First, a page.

June 29, 2012
Wyoming's senators say no to voiding contract with state and taking Abandoned Mine Land money
In order to cover all the new spending in a bill that provides flood insurance, discounts student loan interest rates and authorizes transportation programs, the House and Senate raided trust funds meant to pay for pensions and abandoned mine lands, according to U.S. Senators Mike Enzi and John Barrasso, both R-Wyo. The Senate and House passed the bill Friday by large margins. Enzi and Barrasso opposed the legislation.
The final bill would take a little over $700 million from the Abandoned Mine Land (AML) trust fund over the next 10 years. Most AML funds come from taxes paid on coal mined in Wyoming and Wyoming is likely the only state that would lose significant funding from this proposal.
“This is about more than defaulting on an obligation to Wyoming for a second time. It’s about gross financial mismanagement. This upsets me as an accountant and it should upset Americans who care about their country’s finances. Your favorite trust fund may be next. More importantly, we don’t have enough trust funds with money in them to satisfy the demands put on our government. It’s time for us to begin making the right choices. This bill is another in a long line of poor choices which created our financial mess in the first place,” Enzi said.
“The manner in which the AML program was amended is outrageous. This provision was written behind closed doors, without a hearing, debate, or any input from the public, the State of Wyoming, or its elected representatives. This process flies in the face of every notion of transparency, and open and accountable government,” Barrasso said.
Wyoming receives money from the AML fund because most of the coal in the U.S. is mined in Wyoming, but Enzi and Barrasso warned that a raid on a fund held in trust for Wyoming, could put other states in a similar position. Montana, Pennsylvania, West Virginia and others who receive AML money may not be so lucky next time.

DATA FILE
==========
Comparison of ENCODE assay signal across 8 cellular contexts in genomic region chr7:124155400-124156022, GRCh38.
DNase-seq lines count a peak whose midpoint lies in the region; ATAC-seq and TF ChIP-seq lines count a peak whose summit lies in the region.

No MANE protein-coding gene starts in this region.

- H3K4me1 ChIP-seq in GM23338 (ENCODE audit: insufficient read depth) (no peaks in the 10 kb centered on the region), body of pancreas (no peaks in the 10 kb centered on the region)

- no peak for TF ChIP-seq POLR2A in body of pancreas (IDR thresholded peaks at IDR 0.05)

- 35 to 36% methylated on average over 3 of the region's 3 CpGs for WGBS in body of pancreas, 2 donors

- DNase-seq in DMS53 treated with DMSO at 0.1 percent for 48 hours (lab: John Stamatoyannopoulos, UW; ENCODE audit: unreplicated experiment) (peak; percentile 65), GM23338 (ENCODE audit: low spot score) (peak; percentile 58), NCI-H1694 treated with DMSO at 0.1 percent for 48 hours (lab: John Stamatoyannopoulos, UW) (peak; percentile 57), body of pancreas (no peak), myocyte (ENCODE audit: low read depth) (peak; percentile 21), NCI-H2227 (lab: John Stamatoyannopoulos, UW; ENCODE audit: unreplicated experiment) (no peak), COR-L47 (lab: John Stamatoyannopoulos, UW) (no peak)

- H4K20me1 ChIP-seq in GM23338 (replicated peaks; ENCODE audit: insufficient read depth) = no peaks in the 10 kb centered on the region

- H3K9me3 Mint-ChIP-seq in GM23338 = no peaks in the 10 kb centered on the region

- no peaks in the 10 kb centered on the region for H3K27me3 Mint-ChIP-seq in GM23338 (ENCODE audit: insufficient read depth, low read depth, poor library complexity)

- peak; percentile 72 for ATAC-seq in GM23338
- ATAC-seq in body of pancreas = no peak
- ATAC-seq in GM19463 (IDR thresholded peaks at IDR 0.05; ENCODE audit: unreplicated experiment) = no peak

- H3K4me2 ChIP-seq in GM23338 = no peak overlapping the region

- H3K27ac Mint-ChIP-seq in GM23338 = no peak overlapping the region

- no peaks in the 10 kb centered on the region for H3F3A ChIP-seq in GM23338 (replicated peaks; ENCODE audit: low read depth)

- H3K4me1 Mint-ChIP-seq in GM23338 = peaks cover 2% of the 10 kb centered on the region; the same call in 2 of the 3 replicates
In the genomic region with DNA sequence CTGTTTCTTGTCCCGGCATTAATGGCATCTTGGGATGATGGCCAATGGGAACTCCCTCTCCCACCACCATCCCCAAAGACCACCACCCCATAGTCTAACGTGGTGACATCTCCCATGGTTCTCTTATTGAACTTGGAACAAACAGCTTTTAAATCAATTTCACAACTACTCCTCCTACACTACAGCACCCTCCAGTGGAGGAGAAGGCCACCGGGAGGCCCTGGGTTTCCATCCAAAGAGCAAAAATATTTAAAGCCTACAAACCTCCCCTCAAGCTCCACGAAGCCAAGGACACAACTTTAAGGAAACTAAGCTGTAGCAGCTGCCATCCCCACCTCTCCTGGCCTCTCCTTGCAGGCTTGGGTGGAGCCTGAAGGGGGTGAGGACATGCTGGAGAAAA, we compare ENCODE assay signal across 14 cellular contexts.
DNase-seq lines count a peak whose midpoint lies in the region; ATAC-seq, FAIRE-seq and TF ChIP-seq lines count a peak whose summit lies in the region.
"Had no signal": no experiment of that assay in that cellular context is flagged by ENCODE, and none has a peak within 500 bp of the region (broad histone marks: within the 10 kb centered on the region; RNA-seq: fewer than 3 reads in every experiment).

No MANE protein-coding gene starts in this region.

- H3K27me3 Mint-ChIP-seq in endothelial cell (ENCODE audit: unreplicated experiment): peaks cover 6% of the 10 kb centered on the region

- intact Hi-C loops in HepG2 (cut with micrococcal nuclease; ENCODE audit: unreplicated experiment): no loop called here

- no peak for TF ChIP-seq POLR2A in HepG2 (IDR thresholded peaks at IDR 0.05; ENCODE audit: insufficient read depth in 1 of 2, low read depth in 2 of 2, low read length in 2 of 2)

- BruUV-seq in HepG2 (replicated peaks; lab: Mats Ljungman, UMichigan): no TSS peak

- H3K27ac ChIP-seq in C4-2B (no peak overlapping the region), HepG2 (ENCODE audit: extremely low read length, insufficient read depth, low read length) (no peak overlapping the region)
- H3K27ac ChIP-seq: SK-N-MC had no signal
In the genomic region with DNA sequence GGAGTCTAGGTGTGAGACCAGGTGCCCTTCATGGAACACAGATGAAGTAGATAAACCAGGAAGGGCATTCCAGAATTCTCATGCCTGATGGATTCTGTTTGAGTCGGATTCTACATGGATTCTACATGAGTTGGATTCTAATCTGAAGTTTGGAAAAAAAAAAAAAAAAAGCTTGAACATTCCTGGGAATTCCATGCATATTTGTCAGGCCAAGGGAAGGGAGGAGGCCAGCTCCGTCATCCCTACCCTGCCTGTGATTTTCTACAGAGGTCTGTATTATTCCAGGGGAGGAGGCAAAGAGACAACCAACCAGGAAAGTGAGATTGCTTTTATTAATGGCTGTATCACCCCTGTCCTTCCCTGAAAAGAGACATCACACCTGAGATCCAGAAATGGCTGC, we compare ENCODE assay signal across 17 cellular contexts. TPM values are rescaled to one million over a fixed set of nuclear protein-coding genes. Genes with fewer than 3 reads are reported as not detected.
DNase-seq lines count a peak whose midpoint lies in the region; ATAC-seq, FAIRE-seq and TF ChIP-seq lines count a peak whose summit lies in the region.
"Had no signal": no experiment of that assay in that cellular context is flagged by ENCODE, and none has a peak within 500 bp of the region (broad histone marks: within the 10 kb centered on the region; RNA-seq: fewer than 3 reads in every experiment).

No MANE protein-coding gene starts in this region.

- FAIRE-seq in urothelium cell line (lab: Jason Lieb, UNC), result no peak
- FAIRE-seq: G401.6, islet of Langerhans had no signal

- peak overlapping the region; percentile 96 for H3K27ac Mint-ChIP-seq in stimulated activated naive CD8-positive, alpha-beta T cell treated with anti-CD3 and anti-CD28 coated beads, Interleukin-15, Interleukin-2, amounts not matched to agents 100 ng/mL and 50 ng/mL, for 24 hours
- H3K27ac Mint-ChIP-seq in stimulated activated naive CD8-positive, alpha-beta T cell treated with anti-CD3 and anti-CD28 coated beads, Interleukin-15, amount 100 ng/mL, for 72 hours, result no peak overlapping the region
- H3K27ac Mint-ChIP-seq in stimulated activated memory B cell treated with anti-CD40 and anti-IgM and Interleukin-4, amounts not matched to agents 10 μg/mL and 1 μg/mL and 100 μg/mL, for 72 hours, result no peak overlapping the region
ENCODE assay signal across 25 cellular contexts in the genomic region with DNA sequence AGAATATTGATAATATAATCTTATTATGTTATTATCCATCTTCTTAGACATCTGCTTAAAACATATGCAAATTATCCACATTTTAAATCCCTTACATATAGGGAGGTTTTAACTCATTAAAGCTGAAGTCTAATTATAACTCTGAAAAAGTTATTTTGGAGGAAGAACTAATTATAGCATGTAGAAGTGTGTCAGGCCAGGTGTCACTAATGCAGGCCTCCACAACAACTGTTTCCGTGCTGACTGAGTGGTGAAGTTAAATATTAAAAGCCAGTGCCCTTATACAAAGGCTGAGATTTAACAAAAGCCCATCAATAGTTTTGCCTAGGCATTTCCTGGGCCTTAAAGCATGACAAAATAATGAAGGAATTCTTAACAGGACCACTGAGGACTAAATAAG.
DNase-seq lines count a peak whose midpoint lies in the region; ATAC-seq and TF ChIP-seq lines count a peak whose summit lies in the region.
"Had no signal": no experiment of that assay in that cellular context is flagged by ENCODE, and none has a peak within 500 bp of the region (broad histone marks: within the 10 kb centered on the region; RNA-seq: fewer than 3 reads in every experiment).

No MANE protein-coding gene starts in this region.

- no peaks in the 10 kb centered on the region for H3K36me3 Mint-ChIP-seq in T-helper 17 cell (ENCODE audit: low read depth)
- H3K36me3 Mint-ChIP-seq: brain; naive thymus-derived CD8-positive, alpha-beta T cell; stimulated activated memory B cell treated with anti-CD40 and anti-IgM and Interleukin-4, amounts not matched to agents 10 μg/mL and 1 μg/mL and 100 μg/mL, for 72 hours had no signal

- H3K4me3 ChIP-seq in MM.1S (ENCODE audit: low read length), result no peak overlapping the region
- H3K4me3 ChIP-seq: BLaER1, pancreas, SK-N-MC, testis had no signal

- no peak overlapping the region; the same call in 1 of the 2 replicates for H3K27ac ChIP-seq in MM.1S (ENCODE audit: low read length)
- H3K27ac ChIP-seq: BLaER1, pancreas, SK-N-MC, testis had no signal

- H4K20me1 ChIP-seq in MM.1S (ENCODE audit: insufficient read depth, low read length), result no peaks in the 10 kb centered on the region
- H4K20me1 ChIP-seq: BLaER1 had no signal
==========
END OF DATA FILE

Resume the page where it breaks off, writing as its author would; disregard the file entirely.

This bill would cap (AML) payments to certified states at $15 million annually. Wyoming received $150 million this year and is set to receive a similar amount next year. No other certified state receives more than $15 million annually.
It’s not over
Working on both sides of the capitol with leadership from both parties, committee chairmen and ranking members, the Wyoming senators secured commitments to “address this issue.”
Enzi and Barrasso said the flood insurance, student loan and transportation bill undoes a carefully construed compromise that occurred in 2006 between a coalition of Eastern and Western states, mine workers, and coal companies and they are committed to getting back what should never have been taken.
In 1977, when the Surface Mining Control and Reclamation Act was passed, a tax was levied against every ton of coal produced to help clean up coal mines that were abandoned before reclamation laws existed. Half of that tax was promised to states, and the other half went to the federal government to run the AML program and direct more money to the states with the largest reclamation needs (primarily eastern states like Pennsylvania and West Virginia).
Unfortunately, money that was promised to Wyoming and other states was not sent to them. Instead, the money was kept in Washington, D.C., spent on unrelated federal programs or used to make budget numbers look better, Enzi and Barrasso said.
In 2006, Wyoming’s Senators Enzi, Craig Thomas and Rep. Barbara Cubin and a bi-partisan group of coal state legislators worked to reauthorize the AML program so that states would receive their promised share of federal dollars. The agreement also accelerated payments to states that have environmental problems and made sure coal miners whose companies no longer exist are still covered for health care.
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